When Geronimo died, he had been a legend for more than a generation. But his courage and determination did more than provide a battle cry for paratroopers of another day. It helped sustain the spirits of his people, the Chiricahua Apaches, in the last desperate days of the Indian wars.
Geronimo was born in the upper Gila River country of Arizona. He came to maturity in the final years of Mexican rule of the region. His antagonism toward the Mexicans was as deep-rooted as it was understandable. In one fateful encounter, Mexican soldiers killed his mother, his wife, and his three small children. This tragic event steeled the young man for a long life of frequent conflict.
In 1848, soon after the signing of the Treaty of Guadalupe Hidalgo, in which Mexico ceded extensive lands in the Southwest to the United States, the Anglo-Americans made it clear they intended to restrict the old patterns of raiding and territorial use by the different Apache bands. The Anglo-American mines, ranches, and communities disrupted established Apache lifeways. The intruders set limits on where the Apaches could live and how. The Apaches, of course, had other ideas.
The initial reservation established for the Chiricahua Apaches in 1872 included at least a portion of their homeland. The Chiricahuas were unhappy with the prospect of any reservation life, but their dismay turned to anger when they were evicted from this reserve and forcibly gathered with other Apache groups on the San Carlos Reservation in Arizona in the mid-1870s. Geronimo bitterly resented the move, and he especially disliked San Carlos. For the next decade he and his followers repeatedly broke out from what they saw as imprisonment. Once clear of San Carlos, they were difficult to locate and bring back, for they knew well the country of southern Arizona and northern Mexico. Time after time, Geronimo sought a more unfettered existence, despite the best efforts of the U.S. Army.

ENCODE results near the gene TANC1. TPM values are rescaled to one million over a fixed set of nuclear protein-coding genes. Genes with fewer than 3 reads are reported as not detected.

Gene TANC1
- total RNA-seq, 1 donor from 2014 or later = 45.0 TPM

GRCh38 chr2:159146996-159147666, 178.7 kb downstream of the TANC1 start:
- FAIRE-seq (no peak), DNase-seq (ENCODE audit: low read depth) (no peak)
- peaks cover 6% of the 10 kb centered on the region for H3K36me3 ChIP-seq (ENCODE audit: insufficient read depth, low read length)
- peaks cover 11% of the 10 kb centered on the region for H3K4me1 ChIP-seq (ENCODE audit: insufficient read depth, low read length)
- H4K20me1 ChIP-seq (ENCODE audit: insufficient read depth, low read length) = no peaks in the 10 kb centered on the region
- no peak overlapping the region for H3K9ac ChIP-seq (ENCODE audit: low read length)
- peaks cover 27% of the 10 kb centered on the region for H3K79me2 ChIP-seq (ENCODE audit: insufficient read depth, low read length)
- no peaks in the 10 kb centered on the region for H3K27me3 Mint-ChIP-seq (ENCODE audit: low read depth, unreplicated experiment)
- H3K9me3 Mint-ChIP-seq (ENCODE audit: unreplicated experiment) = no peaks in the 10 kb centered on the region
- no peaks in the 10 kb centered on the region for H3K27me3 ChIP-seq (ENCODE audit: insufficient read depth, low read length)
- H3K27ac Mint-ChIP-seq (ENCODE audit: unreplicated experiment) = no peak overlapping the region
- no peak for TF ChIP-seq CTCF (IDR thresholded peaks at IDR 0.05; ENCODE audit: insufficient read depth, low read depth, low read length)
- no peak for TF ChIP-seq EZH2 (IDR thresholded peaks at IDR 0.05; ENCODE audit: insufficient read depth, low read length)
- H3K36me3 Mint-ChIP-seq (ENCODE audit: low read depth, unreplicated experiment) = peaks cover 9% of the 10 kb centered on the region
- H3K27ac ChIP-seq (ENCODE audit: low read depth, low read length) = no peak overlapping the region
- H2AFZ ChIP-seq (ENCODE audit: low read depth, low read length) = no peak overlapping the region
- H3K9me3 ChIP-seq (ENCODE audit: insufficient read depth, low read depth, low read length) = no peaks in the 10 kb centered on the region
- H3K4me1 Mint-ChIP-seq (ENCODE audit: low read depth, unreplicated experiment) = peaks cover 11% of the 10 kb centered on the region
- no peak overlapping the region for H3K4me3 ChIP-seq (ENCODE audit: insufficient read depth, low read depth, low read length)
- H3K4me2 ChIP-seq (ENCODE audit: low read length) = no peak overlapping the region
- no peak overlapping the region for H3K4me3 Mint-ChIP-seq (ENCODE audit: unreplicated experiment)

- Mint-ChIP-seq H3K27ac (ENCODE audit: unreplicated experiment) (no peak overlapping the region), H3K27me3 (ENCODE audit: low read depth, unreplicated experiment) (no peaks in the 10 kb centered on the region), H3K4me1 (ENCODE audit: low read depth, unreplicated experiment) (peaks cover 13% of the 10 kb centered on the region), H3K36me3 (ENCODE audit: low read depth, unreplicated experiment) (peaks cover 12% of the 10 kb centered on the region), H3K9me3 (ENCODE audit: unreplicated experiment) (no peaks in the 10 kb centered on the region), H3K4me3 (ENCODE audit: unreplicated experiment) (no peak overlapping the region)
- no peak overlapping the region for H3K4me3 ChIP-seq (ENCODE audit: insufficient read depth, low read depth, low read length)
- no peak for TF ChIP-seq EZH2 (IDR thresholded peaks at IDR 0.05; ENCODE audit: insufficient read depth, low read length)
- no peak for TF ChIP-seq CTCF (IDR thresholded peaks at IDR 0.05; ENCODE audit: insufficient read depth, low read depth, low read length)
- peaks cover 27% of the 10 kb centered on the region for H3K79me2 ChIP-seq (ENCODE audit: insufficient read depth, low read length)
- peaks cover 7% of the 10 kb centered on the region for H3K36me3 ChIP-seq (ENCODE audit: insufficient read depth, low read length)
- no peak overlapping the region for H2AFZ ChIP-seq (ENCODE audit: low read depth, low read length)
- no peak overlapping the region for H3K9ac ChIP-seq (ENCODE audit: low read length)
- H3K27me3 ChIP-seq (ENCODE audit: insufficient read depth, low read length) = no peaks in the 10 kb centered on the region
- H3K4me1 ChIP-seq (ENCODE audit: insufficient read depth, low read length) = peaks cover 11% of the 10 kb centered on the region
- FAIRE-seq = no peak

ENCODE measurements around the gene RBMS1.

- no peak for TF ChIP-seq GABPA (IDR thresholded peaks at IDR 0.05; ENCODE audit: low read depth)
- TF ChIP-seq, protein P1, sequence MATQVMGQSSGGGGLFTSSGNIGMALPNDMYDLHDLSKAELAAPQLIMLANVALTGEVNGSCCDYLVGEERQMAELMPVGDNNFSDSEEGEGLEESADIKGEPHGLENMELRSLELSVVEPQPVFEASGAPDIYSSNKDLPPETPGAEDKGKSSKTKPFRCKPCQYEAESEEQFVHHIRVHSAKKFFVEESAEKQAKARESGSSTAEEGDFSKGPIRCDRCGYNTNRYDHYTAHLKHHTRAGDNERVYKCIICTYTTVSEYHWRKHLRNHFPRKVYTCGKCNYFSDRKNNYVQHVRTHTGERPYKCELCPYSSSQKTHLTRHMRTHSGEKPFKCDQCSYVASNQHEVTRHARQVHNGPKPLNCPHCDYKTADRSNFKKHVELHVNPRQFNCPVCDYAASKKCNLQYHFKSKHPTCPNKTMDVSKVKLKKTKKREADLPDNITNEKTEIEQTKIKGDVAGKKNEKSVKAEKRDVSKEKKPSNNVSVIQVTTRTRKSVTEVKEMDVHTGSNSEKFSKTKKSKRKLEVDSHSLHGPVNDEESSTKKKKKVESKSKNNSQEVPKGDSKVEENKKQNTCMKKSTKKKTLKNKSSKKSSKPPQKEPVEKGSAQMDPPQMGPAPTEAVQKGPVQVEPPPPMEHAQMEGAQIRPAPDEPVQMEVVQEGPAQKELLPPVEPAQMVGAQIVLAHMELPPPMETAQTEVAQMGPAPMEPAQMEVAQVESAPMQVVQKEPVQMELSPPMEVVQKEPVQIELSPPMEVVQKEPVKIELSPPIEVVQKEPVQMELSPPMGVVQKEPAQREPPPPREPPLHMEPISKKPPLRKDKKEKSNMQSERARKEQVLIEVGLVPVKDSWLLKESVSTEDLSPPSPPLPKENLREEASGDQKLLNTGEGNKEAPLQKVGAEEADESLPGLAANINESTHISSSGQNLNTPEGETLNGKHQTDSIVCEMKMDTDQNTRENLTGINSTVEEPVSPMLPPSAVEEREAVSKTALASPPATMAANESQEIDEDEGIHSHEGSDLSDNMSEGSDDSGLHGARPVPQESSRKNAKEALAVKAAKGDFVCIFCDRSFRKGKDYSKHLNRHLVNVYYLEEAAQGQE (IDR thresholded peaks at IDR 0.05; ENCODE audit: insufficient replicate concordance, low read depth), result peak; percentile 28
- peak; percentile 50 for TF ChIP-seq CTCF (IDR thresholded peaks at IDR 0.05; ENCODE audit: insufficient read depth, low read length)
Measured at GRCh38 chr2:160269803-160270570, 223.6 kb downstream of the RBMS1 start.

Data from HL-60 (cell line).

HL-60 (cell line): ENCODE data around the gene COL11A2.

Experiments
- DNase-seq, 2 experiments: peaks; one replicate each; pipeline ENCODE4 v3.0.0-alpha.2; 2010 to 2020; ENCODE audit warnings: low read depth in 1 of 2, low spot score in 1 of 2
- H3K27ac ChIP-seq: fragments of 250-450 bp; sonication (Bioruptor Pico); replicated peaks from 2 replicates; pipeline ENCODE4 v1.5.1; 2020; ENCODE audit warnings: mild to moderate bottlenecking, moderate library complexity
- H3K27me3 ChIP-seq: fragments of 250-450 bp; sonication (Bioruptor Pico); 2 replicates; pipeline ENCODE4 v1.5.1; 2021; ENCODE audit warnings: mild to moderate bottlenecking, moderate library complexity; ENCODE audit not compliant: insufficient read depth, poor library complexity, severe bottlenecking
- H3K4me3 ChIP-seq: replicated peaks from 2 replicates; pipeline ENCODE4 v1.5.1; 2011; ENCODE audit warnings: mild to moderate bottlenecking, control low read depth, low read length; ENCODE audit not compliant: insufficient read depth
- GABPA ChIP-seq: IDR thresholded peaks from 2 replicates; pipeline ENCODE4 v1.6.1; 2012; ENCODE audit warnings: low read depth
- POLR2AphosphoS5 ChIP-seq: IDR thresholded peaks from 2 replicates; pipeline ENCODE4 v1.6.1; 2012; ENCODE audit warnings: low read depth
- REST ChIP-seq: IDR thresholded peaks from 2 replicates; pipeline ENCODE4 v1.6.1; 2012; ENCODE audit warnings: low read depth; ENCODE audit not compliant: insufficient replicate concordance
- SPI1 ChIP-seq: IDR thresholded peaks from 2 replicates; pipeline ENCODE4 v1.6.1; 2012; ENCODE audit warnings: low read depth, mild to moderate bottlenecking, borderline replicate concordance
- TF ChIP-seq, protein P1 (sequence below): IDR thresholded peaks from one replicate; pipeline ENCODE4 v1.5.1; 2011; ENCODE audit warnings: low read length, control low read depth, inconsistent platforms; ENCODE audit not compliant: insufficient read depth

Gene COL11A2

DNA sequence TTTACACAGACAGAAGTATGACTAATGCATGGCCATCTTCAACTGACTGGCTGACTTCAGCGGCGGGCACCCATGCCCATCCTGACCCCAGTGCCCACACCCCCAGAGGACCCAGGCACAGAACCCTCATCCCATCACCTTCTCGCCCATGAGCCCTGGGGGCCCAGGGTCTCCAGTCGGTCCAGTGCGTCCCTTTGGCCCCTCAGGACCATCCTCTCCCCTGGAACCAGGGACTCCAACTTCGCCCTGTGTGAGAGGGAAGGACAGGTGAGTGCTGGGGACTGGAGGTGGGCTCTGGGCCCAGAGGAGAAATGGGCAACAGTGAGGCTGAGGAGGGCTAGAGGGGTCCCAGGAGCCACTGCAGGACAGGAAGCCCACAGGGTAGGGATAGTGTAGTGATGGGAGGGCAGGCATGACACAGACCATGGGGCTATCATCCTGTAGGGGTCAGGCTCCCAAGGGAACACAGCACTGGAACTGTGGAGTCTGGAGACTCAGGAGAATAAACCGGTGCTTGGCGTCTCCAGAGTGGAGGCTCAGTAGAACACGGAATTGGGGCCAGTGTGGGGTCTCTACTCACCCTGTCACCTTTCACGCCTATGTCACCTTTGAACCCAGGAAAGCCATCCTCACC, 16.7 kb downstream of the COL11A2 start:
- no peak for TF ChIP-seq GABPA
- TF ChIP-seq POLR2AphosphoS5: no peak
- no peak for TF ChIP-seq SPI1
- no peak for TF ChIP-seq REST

Geronimo’s repeated escapes embarrassed and provoked politicians, army officers, and the non-Indian populace of the Southwest. His very name brought terror to the people who continually heard of his evading capture and occasionally killing Anglo-Americans and Mexicans. Territorial newspaper headlines blared his name, time and again.
His final surrender to Gen. Nelson Miles in Skeleton Canyon, Arizona, just north of the Mexican border, on September 4, 1886, truly marked the end of a chapter in Apache and western American history. It meant exile for himself and almost four hundred of his fellows. They were sent by train to incarceration at Fort Pickens, Florida; Mount Vernon Barracks, Alabama; and finally, in 1894, Fort Sill, near Lawton, Oklahoma. Geronimo spent more than fourteen years at Fort Sill, although he was allowed sporadically to appear at world’s fairs and other gatherings. He was a celebrity in defeat but still a captive when he died and was buried at Fort Sill in the new state of Oklahoma.
Angie Debo, Geronimo: The Man, His Time, His Place (1976).
The Reader’s Companion to American History. Eric Foner and John A. Garraty, Editors. Copyright © 1991 by Houghton Mifflin Harcourt Publishing Company. All rights reserved.